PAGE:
Looking after your digital files


Today's blog looks at some tips for organising your digital files and ensuring that you can find them.

The hard drive on my laptop recently crashed. In previous times when this has happened, I was able to use the built in Windows tools to fix the disc, and even at times extract them with DOS commands. This time the damage was too great, and I had to resort to getting specialist software to extract the files. It worked, but I now have folders full of documents with names that are not descriptive, and I have to go through them to work out what I want. It's a slow and tedious process. I do have backups, synchronised folders etc, but I'd been a bit lax about backing up my recent work. I will of course learn from this, and today's blog is prompted by this experience and how I am currently storing and sorting my files. 

1) Use the Documents folder and create sub folders under it. This way, you can back up your files easily from one top level folder. Likewise, install programmes in their default place, so they can be found easily. 

2) Don't store your files on the desktop of your computer because this slows your computer down. Instead use a shortcut to the folder if you access it frequently. (Right click on the folder, select 'send to' and then choose desktop to create a shortcut.  

3) Use sub folders for your different categories of documents: Finances; Work; Hobbies; Family members; Music; Photos etc. You can create sub folders under these for more specific storage. (If you're old enough to have used a filing cabinet think about how you organised your paper files)

4) Use file names that make sense to you but are brief - computers don't like long file names and you don't want to be hunting for something obscure, not able to remember what you called it. Not repeating words or the folder names helps to keep the name short. ie: if you have a Folder for Finances then don't call your document Finances_Banking, but simply call it Banking. Always save a file as soon as you start working in it, putting it into the right place, with a good file name.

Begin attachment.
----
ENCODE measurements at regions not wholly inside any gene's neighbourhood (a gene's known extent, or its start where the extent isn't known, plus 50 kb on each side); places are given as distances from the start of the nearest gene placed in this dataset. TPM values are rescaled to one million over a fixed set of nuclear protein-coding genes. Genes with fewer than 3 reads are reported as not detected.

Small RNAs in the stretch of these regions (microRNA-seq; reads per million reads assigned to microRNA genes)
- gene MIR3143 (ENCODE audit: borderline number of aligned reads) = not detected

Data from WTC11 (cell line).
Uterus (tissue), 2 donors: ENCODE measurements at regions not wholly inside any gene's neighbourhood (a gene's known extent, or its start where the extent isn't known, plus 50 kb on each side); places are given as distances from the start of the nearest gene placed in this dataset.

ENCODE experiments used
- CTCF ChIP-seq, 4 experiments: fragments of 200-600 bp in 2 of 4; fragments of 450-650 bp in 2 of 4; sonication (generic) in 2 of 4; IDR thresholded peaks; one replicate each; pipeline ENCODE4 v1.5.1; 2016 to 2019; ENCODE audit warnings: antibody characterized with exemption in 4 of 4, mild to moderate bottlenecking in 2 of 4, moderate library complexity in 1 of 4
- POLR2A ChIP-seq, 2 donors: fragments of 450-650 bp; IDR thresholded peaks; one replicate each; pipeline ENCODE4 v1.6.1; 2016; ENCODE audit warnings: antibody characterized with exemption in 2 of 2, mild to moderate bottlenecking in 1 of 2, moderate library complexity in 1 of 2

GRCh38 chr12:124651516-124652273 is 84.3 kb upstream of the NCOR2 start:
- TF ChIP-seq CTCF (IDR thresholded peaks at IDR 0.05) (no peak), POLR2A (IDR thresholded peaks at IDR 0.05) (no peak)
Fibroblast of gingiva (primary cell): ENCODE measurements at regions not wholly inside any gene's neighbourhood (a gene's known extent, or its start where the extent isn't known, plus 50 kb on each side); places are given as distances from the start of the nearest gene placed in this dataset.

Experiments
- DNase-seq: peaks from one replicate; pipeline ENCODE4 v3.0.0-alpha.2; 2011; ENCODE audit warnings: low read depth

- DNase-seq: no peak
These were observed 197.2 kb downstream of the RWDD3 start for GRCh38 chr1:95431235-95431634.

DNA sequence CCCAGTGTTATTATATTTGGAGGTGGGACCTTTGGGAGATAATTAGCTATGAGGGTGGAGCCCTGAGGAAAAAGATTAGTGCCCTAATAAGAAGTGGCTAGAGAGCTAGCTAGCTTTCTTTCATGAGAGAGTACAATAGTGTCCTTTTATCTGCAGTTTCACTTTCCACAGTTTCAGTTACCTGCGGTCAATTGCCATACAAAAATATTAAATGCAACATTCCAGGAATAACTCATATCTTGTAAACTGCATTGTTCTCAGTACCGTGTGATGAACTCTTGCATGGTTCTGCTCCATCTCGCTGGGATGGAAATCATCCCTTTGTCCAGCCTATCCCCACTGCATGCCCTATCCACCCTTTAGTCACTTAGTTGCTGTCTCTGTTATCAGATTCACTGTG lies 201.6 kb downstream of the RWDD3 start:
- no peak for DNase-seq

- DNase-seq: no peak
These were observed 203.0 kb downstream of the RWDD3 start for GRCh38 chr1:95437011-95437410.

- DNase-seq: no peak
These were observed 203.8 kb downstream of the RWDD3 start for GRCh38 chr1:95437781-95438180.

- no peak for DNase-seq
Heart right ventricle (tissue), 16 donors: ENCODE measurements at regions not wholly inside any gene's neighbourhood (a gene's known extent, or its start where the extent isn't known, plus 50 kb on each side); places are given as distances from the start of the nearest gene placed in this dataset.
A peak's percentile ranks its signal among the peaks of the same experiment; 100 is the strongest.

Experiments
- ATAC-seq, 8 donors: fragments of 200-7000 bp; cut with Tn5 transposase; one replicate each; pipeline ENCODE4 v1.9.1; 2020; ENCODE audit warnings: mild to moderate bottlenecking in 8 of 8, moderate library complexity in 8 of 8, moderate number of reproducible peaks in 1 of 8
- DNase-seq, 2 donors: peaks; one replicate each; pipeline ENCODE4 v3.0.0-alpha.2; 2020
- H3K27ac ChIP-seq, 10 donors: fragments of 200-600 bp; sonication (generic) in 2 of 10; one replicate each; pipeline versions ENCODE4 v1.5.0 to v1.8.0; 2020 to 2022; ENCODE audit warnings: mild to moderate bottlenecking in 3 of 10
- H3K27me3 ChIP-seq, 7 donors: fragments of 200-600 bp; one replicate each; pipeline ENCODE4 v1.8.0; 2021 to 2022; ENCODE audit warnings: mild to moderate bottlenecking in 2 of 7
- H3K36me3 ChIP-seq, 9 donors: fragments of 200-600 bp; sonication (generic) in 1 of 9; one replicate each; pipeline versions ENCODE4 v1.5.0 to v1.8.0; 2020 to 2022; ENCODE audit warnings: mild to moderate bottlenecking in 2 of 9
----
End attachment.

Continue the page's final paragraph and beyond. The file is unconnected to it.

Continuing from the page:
5) If you are working on a document on a large and complex document, use version control so that you can go back to older versions if necessary. To do this, simply add _v1 to the file name, then -v2 and so on. 

6) If you regularly have the same file - say a payslip, and you want them sorted by date. Create a folder for payslips,  then start the file name by the part of the date you want to file it - say 11_2021 (November 2021) for files which are monthly. You can see file dates in the details list for a folder but these change when you edit a file, so including dates in the file name is important. 

7) Regularly delete old files - get rid of the clutter to keep your files easy to work with and easy to find. 

8) Back up your files regularly, especially important files. Amazon has a wide range of options for external hard drives. Prices vary depending on how much storage you want. Keep the drive in a safe place. 

9) Use folder synchronising services such as One Drive, Google Docs, Box all offer some free storage, and if you set up the files to synchronise, which automatically stores all your documents to their cloud servers. This means you can access them from anywhere and your files are backed up. 

10) Security and sensitive data: use passwords on files that contain very sensitive data. If you have files with personal data of other people, (especially if you are working from home!) ensure that no one else can access them, and that you do remove them from your personal computer. 

A little bit of work when saving your files will save you a lot of time searching for them. 

© 2018 Denice Penrose
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